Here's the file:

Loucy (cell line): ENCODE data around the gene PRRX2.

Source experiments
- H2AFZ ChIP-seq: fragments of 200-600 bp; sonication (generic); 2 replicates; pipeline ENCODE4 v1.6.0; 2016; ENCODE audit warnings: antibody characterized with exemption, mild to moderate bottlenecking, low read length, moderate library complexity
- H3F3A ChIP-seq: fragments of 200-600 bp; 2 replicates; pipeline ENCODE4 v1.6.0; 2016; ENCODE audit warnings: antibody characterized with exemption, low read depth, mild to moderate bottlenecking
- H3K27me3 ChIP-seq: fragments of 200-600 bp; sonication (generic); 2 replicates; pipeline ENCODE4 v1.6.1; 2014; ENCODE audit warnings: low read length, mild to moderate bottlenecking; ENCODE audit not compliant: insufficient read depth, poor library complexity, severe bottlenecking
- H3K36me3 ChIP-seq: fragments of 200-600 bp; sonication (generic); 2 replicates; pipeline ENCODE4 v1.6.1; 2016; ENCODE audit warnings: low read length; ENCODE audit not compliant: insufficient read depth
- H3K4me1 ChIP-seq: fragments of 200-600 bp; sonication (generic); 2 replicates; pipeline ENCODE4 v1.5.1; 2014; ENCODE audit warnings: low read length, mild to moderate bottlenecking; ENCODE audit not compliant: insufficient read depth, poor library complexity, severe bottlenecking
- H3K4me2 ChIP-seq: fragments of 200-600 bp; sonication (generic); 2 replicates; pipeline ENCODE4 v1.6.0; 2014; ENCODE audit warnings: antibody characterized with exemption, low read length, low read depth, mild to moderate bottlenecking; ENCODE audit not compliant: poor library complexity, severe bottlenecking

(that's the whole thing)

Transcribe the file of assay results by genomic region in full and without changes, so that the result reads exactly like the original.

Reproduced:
Loucy (cell line): ENCODE data around the gene PRRX2.

Source experiments
- H2AFZ ChIP-seq: fragments of 200-600 bp; sonication (generic); 2 replicates; pipeline ENCODE4 v1.6.0; 2016; ENCODE audit warnings: antibody characterized with exemption, mild to moderate bottlenecking, low read length, moderate library complexity
- H3F3A ChIP-seq: fragments of 200-600 bp; 2 replicates; pipeline ENCODE4 v1.6.0; 2016; ENCODE audit warnings: antibody characterized with exemption, low read depth, mild to moderate bottlenecking
- H3K27me3 ChIP-seq: fragments of 200-600 bp; sonication (generic); 2 replicates; pipeline ENCODE4 v1.6.1; 2014; ENCODE audit warnings: low read length, mild to moderate bottlenecking; ENCODE audit not compliant: insufficient read depth, poor library complexity, severe bottlenecking
- H3K36me3 ChIP-seq: fragments of 200-600 bp; sonication (generic); 2 replicates; pipeline ENCODE4 v1.6.1; 2016; ENCODE audit warnings: low read length; ENCODE audit not compliant: insufficient read depth
- H3K4me1 ChIP-seq: fragments of 200-600 bp; sonication (generic); 2 replicates; pipeline ENCODE4 v1.5.1; 2014; ENCODE audit warnings: low read length, mild to moderate bottlenecking; ENCODE audit not compliant: insufficient read depth, poor library complexity, severe bottlenecking
- H3K4me2 ChIP-seq: fragments of 200-600 bp; sonication (generic); 2 replicates; pipeline ENCODE4 v1.6.0; 2014; ENCODE audit warnings: antibody characterized with exemption, low read length, low read depth, mild to moderate bottlenecking; ENCODE audit not compliant: poor library complexity, severe bottlenecking